557 F.2d 110
40 A.L.R.Fed. 942
SCA SERVICES, INC., Petitioner,
Hon. Robert D. MORGAN, Judge, United States District Court
for the Southern District of Illinois, et al., Respondents.
United States Court of Appeals,
Submitted May 20, 1977.
Decided June 17, 1977.
Jerome P. Facher, James C. Donnelly, Jr., Boston, Mass., Max Wildman, Jerald P. Esrick, Chicago, Ill., for petitioner.
Clyde D. Stoltenberg, Rock Island, Ill., Richard N. Molchan, Bret S. Babcock, Peoria, Ill., C. William Garratt, Detroit, Mich., for respondents.
Before CUMMINGS, SPRECHER and BAUER, Circuit Judges.
The petitioner, SCA Services, Inc. (SCA) is the plaintiff in SCA Services, Inc. v. Lucky Stores, Inc., a civil action pending in the District Court for the Southern District of Illinois, Northern Division, before Judge Robert D. Morgan.1 In October, 1976, SCA filed a "Motion to Disqualify", supported by affidavits, seeking the disqualification of Judge Morgan pursuant to 28 U.S.C. § 455, as amended in 1974, on three separate grounds: (1) the judge's brother is acting as a lawyer in the proceeding (id. § 455(b)(5)(ii)); (2) the judge's brother has an interest which could be substantially affected by the outcome of the proceeding (id. § 455(b)(5)(iii)); and (3) the judge's impartiality might reasonably be questioned under all the particular facts and circumstances of the case (id. § 455(a)). The motion to disqualify did not allege actual bias or prejudice on the part of Judge Morgan, but was based solely on the statutory grounds contained in section 455, which the petitioner believes require mandatory disqualification.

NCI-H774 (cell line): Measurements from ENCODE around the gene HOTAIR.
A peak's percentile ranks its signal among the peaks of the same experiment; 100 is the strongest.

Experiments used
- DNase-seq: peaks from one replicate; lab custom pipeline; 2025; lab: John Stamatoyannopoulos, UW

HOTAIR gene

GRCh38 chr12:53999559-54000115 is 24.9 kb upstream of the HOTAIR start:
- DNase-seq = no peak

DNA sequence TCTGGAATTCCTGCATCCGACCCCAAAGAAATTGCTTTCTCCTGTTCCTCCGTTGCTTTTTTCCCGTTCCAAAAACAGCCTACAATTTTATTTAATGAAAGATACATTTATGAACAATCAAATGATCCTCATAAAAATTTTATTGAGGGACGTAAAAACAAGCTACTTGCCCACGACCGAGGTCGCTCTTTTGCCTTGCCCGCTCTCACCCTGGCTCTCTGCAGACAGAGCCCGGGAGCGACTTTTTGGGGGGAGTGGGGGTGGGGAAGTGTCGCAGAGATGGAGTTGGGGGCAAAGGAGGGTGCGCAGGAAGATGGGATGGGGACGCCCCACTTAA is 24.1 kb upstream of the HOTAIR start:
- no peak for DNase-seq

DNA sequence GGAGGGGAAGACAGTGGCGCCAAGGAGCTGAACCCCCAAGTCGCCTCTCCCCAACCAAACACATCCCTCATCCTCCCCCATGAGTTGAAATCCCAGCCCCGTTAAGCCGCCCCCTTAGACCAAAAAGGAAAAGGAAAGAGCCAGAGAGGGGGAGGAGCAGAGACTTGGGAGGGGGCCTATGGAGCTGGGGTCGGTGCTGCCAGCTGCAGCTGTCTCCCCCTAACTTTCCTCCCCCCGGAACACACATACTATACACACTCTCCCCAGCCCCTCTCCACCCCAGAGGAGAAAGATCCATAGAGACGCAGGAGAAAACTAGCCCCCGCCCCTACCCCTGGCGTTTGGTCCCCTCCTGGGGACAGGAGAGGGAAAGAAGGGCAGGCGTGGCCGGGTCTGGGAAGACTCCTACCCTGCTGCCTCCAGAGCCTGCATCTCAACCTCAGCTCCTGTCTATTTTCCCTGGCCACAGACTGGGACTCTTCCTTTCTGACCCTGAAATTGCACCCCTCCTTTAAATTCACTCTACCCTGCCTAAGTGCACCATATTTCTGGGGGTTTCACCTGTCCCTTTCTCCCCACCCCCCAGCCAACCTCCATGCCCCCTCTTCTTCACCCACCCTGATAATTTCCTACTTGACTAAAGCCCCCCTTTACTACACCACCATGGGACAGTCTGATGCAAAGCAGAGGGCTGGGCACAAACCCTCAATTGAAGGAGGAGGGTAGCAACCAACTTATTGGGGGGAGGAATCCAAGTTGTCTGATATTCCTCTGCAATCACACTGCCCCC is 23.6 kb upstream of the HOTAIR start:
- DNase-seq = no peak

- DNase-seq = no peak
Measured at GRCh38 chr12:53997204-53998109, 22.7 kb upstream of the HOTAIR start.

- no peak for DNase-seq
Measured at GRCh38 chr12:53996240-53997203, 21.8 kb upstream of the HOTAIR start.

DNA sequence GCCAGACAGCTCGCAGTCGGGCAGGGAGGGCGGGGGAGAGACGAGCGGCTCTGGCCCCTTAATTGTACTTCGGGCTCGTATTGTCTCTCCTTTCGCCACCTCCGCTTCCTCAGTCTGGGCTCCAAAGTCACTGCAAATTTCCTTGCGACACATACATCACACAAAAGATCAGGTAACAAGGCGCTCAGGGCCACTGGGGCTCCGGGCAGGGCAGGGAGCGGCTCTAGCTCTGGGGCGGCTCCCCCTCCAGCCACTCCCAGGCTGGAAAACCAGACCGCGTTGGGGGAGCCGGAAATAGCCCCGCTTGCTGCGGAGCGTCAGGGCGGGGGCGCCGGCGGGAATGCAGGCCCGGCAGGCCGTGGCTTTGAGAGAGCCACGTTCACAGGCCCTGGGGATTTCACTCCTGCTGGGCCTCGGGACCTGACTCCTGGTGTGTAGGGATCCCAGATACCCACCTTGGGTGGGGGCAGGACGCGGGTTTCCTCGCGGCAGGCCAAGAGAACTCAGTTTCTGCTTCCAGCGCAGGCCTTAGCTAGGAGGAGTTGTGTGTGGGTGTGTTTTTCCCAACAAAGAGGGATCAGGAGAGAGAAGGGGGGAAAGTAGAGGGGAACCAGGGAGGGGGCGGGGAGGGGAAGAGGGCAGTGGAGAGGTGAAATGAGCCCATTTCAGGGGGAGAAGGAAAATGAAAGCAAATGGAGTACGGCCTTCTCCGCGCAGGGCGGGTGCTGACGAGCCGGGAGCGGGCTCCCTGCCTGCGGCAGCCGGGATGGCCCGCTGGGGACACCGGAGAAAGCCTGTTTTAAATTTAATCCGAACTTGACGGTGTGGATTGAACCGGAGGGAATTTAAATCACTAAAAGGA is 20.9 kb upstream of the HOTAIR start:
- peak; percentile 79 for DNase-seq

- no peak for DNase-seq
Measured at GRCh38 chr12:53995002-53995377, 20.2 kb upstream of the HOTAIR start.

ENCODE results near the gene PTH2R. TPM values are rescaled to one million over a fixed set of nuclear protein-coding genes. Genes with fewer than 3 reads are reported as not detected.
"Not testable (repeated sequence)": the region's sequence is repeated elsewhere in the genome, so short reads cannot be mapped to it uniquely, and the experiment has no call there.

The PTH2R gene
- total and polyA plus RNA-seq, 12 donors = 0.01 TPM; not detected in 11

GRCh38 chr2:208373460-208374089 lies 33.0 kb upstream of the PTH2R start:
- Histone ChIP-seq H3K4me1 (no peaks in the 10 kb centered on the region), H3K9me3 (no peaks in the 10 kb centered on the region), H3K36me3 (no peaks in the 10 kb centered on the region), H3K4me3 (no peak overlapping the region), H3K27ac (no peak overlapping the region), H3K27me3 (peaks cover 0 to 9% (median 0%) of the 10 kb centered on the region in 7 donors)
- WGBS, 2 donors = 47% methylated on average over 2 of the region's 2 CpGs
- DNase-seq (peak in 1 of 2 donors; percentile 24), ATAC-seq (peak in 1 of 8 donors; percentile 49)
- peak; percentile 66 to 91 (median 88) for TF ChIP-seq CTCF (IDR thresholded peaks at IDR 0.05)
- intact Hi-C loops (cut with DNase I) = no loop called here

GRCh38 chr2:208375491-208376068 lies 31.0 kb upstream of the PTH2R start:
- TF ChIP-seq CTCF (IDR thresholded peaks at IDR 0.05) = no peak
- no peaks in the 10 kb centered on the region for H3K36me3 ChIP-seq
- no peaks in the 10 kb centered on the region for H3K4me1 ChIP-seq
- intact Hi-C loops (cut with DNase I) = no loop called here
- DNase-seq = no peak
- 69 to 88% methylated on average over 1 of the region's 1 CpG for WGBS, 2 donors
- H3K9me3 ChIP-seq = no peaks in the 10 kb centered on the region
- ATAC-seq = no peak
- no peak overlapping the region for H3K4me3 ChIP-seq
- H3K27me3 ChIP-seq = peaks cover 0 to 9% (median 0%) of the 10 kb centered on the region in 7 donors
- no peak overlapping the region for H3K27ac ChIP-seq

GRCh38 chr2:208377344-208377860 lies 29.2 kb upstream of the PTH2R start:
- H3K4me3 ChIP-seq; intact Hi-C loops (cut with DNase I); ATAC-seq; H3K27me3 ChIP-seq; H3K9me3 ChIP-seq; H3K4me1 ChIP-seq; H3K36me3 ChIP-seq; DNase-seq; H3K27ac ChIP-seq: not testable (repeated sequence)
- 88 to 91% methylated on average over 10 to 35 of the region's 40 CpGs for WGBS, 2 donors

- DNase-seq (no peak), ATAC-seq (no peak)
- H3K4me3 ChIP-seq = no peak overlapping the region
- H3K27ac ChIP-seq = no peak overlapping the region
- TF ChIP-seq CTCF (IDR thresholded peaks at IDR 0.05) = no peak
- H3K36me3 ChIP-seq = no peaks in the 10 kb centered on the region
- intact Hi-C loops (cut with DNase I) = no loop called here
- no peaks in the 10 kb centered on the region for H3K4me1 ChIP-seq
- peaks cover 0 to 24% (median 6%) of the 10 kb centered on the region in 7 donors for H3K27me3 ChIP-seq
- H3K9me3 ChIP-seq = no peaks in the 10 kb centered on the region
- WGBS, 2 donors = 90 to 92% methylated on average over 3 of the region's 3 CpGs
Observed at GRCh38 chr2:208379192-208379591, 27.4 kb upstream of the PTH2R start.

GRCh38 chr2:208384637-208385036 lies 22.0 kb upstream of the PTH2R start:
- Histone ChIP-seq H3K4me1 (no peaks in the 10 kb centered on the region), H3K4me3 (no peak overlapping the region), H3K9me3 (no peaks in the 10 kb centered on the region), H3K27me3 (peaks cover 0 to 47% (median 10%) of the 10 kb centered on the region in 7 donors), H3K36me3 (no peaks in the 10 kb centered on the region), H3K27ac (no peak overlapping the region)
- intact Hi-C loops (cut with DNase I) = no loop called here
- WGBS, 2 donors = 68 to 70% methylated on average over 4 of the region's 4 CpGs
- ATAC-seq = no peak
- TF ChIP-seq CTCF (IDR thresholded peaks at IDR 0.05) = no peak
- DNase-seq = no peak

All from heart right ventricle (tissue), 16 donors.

Judge Morgan denied SCA's motion to disqualify without a hearing and filed a "Memorandum of Decision" on November 2, 1976. The judge also denied SCA's request for an order allowing an interlocutory appeal. Three months later, on February 17, 1977, SCA filed a "Petition for Mandamus" in this Court seeking an order directing the respondent judge to refrain from presiding at further proceedings in SCA Services, Inc. v. Lucky Stores, Inc., and to assign the case to another judge. Responses and a reply thereto have been filed. Although discovery and other proceedings have continued in the district court, the trial date has been indefinitely postponed pending resolution of this petition.
This is a case of first impression under 28 U.S.C. § 455, as amended, involving the mandatory disqualification of a federal judge based on relationship to counsel and on the appearance of partiality which might reasonably arise from the relationship.2 This case raises important public issues concerning the interpretation and application of the statute and affecting public confidence and trust in the impartiality of the judicial system.